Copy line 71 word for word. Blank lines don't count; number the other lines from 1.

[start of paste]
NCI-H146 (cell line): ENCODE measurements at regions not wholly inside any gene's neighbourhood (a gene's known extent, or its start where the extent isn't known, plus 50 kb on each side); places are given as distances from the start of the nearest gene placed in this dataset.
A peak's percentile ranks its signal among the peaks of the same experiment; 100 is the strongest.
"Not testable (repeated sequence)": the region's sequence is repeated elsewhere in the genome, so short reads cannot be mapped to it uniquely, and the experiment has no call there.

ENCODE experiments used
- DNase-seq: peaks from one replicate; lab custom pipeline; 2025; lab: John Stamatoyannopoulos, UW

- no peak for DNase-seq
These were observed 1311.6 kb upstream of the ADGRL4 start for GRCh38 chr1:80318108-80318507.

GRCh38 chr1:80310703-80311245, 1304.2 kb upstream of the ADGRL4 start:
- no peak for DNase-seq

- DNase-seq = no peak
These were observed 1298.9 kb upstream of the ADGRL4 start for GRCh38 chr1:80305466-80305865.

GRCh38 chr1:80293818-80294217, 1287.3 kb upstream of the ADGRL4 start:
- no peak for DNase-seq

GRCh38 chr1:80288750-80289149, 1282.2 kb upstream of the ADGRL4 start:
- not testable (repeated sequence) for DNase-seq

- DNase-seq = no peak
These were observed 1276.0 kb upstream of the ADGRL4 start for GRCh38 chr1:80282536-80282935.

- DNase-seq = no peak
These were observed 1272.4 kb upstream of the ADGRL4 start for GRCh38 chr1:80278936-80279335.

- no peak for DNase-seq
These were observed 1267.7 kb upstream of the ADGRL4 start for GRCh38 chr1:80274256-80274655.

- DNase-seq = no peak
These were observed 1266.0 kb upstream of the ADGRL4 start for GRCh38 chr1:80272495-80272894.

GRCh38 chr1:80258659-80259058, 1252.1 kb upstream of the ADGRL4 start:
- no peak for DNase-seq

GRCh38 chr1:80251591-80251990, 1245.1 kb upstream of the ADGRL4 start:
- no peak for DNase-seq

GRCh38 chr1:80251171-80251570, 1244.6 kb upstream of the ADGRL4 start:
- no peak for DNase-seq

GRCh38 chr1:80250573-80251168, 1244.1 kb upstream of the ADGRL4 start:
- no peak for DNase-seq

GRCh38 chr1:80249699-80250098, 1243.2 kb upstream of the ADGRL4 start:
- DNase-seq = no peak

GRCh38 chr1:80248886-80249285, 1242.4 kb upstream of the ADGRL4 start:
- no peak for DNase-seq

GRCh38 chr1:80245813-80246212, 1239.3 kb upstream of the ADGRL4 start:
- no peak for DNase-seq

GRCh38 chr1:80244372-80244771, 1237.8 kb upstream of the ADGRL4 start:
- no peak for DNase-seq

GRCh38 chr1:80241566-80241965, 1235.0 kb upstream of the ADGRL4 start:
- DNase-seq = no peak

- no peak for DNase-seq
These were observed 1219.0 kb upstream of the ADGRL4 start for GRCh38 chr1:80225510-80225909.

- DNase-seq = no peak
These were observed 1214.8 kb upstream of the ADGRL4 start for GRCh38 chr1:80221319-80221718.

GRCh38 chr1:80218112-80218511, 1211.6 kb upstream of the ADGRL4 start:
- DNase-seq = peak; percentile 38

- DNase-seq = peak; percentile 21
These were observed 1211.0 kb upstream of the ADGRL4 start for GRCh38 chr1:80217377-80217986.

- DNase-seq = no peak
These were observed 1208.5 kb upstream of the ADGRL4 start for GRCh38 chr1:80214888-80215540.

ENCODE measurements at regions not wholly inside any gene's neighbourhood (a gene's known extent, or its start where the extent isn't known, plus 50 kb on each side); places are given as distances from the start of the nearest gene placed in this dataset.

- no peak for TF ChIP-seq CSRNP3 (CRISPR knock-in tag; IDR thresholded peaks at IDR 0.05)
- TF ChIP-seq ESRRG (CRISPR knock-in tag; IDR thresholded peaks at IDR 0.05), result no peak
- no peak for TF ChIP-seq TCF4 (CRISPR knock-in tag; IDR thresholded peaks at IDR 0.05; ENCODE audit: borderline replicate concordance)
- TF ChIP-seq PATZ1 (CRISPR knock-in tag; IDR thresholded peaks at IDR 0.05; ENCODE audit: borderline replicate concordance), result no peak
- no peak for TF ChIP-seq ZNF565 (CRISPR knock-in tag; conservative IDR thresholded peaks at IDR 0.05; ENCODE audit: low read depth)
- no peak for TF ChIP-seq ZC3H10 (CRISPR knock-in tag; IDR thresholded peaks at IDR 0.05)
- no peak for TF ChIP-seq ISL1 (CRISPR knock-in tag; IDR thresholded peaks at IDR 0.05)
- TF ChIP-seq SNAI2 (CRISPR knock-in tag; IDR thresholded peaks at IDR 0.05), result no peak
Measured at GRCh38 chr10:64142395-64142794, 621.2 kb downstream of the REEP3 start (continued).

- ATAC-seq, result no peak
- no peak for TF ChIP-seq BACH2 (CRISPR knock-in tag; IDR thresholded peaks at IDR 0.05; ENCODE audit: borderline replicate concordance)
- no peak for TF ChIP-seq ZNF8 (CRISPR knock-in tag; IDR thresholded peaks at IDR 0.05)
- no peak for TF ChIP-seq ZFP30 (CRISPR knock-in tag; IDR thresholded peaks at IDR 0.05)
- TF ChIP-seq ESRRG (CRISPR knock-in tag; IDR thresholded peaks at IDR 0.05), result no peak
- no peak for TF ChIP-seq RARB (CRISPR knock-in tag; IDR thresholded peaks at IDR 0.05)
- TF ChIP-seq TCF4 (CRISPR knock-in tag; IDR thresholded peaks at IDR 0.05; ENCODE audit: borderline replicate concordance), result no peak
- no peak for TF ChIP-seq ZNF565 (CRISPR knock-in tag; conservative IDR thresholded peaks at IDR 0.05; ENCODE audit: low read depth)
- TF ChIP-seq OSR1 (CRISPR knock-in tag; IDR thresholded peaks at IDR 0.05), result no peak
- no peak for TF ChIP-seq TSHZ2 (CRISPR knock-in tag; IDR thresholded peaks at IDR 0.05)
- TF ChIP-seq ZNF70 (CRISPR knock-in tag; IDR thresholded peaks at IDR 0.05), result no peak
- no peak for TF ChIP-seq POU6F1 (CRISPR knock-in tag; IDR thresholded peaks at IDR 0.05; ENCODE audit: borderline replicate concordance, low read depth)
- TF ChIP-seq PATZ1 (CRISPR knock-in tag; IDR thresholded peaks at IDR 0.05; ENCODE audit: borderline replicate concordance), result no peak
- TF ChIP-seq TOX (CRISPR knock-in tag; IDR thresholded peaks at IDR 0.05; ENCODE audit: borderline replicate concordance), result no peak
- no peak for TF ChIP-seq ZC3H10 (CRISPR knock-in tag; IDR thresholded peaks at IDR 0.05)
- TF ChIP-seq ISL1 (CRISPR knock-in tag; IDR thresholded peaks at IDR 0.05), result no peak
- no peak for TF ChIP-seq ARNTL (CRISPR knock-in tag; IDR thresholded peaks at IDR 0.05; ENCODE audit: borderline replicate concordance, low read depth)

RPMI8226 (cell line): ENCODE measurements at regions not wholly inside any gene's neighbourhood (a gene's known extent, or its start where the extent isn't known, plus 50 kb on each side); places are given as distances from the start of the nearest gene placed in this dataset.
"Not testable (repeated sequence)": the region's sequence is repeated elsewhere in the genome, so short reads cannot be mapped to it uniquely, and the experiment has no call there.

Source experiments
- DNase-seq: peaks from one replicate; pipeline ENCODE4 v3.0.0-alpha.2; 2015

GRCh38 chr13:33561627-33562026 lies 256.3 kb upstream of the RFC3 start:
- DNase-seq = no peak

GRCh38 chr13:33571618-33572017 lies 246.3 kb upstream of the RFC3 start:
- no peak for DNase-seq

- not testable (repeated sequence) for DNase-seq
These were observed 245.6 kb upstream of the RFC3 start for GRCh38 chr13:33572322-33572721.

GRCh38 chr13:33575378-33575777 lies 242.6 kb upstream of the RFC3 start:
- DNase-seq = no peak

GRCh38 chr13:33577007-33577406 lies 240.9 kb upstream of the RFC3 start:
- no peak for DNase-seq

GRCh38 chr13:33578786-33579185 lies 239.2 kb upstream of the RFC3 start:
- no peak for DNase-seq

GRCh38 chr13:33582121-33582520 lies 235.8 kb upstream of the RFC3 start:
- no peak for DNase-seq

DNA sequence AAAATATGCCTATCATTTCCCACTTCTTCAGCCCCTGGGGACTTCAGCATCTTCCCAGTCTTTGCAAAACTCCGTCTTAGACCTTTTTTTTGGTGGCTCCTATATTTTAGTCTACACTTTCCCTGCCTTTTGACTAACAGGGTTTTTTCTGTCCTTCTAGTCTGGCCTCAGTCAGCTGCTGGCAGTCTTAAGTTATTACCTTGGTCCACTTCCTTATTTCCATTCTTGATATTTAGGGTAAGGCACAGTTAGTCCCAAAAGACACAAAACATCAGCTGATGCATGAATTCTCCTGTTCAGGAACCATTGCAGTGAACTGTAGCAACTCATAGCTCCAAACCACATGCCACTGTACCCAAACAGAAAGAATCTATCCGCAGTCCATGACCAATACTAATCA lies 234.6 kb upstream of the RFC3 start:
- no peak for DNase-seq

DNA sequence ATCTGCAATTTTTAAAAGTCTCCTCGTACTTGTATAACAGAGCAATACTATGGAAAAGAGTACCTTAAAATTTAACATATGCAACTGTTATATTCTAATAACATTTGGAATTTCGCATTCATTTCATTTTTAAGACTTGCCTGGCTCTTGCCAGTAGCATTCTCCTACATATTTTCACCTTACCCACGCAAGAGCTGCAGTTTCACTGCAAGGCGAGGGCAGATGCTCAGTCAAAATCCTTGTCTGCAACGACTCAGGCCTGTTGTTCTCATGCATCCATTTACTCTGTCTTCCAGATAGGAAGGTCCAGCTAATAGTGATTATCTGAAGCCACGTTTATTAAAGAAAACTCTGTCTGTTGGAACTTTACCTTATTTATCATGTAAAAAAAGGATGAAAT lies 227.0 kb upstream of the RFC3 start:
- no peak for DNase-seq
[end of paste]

- no peak for TF ChIP-seq TSHZ2 (CRISPR knock-in tag; IDR thresholded peaks at IDR 0.05)